Many schools foot the bill to get good Macs into their teachers’ hands. Mac developers know this and there are many different educational apps that teachers and students can use to make learning better. Pass this review along to your educator friends and let them taste a little bit of the good life.
The tagline for Planbook is “Making one part of your day a little bit easier…” Planbook by Jeff Hellman is a digital planbook, and a little more.
One of the best uses of this program is a digital file folder. I do so much on the computer because it the only part of my life that is organized. Below is a screenshot of the main interface. You can click it to see a bigger picture.
It is very easy to add lesson plans. You just click on the day, and a drawer opens that allows you to enter in plans, homework, public/student information, and upload files or attach web addresses. You can divide it up by class. Many teachers don’t make actual lesson plans, but this program makes it so easy and useful, why wouldn’t you?
The demo version allows you to make up to 20 lesson plans; everything else is fully functional. I did that for a little, deleting the first lesson to make another, etc., but then, after a while, I realized that it would be better to just pay the $30 to buy it. It is very intuitve, easy to use, and responsive. It doesn’t bog the computer down, either.
Some other features include the ability to run weekly and lesson reports that you can give to your administrators, students, students’ parents, or just to post on the wall. You can also add as many files and links as you want so you don’t have to worry about all your filing cabinets overflowing.
The best feature though, is that you can use publish your files to FTP, .Mac (which I don’t have), or to a local folder. The really great thing about this is that I can publish all the lesson plans to my website and then I just direct kids there when they are absent or lost a paper. It is a great tool for teachers because the calls from parents, complaints from kids, or anything that slows down the teaching process gets really annoying. I know there are a lot of other systems out there, that teachers use to keep their makeup work process easy and accessible, but this system works the best of the four I have tried. When kids leave on vacation, and I don’t have the lesson plans ready, I can just tell them to check the website while on vacation (like their going to do any work anyway!) and then it is their and their parents’ responsibility.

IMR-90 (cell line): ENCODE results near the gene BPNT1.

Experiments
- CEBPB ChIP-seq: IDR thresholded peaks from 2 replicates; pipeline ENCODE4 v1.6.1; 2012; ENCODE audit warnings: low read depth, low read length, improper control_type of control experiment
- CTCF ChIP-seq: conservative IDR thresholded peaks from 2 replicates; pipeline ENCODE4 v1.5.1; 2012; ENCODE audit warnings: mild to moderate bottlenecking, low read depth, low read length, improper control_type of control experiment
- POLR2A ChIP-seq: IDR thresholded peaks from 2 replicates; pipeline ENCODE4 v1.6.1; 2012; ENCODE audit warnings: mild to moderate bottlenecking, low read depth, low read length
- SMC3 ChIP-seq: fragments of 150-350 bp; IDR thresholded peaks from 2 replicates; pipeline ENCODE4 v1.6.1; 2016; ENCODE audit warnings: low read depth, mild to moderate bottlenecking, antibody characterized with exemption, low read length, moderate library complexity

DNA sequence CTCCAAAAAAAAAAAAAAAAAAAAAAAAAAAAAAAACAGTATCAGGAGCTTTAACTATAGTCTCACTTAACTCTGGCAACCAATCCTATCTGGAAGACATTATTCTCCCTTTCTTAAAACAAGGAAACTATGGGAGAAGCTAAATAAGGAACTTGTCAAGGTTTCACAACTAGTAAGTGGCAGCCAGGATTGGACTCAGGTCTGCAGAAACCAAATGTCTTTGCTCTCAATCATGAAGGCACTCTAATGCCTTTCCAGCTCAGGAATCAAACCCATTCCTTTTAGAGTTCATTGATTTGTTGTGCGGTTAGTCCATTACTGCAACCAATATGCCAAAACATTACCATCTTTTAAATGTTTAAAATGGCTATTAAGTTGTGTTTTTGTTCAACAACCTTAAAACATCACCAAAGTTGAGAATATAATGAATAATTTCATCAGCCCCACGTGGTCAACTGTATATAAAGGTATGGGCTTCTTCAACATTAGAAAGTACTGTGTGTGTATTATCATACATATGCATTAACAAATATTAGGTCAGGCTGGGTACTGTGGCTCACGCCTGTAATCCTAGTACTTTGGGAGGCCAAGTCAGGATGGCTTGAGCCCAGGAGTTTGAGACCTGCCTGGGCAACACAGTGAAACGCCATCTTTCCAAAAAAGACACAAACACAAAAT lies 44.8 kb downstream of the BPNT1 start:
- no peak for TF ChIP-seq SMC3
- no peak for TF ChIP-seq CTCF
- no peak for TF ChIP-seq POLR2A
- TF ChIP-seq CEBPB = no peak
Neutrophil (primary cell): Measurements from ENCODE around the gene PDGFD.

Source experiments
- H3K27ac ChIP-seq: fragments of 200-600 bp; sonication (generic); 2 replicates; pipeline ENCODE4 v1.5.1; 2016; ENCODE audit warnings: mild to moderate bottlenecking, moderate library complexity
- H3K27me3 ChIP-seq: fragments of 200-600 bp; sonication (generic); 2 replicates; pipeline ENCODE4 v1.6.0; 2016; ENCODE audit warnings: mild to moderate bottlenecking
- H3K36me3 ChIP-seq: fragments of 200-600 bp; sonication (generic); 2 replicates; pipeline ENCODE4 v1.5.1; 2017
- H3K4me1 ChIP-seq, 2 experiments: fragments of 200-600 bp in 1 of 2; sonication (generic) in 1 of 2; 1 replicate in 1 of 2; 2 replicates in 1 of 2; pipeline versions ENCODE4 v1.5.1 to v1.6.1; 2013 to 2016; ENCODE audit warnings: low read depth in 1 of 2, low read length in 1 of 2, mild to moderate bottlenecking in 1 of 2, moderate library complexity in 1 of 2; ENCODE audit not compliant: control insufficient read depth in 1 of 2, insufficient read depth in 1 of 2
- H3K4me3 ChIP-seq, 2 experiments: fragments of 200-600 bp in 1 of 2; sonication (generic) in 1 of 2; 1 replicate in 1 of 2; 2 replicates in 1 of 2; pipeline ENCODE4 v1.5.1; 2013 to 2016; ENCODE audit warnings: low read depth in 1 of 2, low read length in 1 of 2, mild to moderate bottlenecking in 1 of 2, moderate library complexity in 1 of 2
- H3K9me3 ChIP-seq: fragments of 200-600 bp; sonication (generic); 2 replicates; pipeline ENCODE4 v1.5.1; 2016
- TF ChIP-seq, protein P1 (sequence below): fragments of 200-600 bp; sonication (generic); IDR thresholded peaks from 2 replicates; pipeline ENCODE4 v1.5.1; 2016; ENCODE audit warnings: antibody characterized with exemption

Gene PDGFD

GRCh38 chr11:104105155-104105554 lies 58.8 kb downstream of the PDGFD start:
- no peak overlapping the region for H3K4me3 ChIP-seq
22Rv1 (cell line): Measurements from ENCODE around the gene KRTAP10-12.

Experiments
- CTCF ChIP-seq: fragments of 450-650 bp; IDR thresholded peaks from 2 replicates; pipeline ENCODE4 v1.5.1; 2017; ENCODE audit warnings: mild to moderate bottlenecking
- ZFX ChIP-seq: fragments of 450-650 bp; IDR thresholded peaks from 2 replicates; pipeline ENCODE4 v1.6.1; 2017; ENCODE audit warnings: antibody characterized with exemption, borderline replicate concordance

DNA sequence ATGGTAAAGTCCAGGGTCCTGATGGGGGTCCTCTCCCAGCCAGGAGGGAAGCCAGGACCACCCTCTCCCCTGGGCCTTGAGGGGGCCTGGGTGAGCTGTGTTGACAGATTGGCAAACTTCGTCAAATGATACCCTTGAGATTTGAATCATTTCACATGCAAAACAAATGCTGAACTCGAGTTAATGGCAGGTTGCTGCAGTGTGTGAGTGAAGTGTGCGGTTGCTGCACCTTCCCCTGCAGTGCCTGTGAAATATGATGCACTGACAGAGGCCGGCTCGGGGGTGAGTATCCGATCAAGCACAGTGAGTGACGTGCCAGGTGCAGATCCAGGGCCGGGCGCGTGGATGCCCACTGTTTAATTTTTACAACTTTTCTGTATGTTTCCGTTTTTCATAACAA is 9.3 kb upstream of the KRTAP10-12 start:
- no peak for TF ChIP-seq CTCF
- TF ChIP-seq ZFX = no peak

This is also especially useful for when a teacher needs a substitute. All you need to do is call in for your sub and have the secretary print out the directions for class that day.
Below is a picture of what it looks like on the web:
I love that all the handouts are on there. You can also change the themes so that it looks different. You can even make your own theme, if you know CSS.
Speaking of handouts, you can print a list of all the handouts you have given throughout the year and sort it by class, name of handout, whether or not it was published, the description, and the link address. In addition, you can tag each lesson plan so that you can link each plan to a standard that the kids must know. When they don’t learn something they should, you can find lesson plans that will help them learn certain standards.
It is pretty apparent what my opinion of this software is. I love it. I do have a few suggestions, though, that would make it better. But first, I digress: Apple has the Apple Design Awards but I don’t think that they have anything for exceptional customer service or excellent tech support for developers who go above and beyond. If they did, this developer should win that award.
Jeff Hellman is a teacher. He does this in his spare time. Earlier this year, when I first bought it, I had a hard time publishing the lesson plans to the web. It was really frustrating, and I emailed Jeff, and he helped me out within a couple hours. It was the fastest customer service I have ever received. On his website, he mentions that people lost data when they upgraded to Leopard. He says
As a teacher/developer, my goal is to save my users’ time. If your planbook file loses its data, I’m not saving you time and I’m probably making you miserable. Data integrity is my number one priority and this is why the data loss bug that several users reported on Leopard was so disconcerting to me.
He runs a Yahoo Group that discusses problems, and you can tell that he reads every single post that someone puts on there. Each time I have had a question or concern, he has responded.
Jeff really cares about making a quality product, and that is a great thing.
Here are my meager suggestions:
- An RSS feed for the new updates so parents (or administrators, if they are like that) can see what needs to be done each day. Or, it would be neat if the program could email some information on each day’s lesson plans to the parents so they wouldn’t have to check the site every day. The email would also help teachers who don’t have a domain name or a .mac account.
- The dialog box for uploading files should go to the last folder used. When you attach a file, the dialog box opens up to your home folder every time. This can get kind of annoying since I have a folder that contains all my handouts. If I add more than one file to a lesson plan, it is inconvenient to go through all my folder hierarchy to get to that one file I need.
These two additions are really the only things that I have been bothered by since using this program. Everything else has been resolved so fast by Jeff Hellman, that I don’t remember the problems.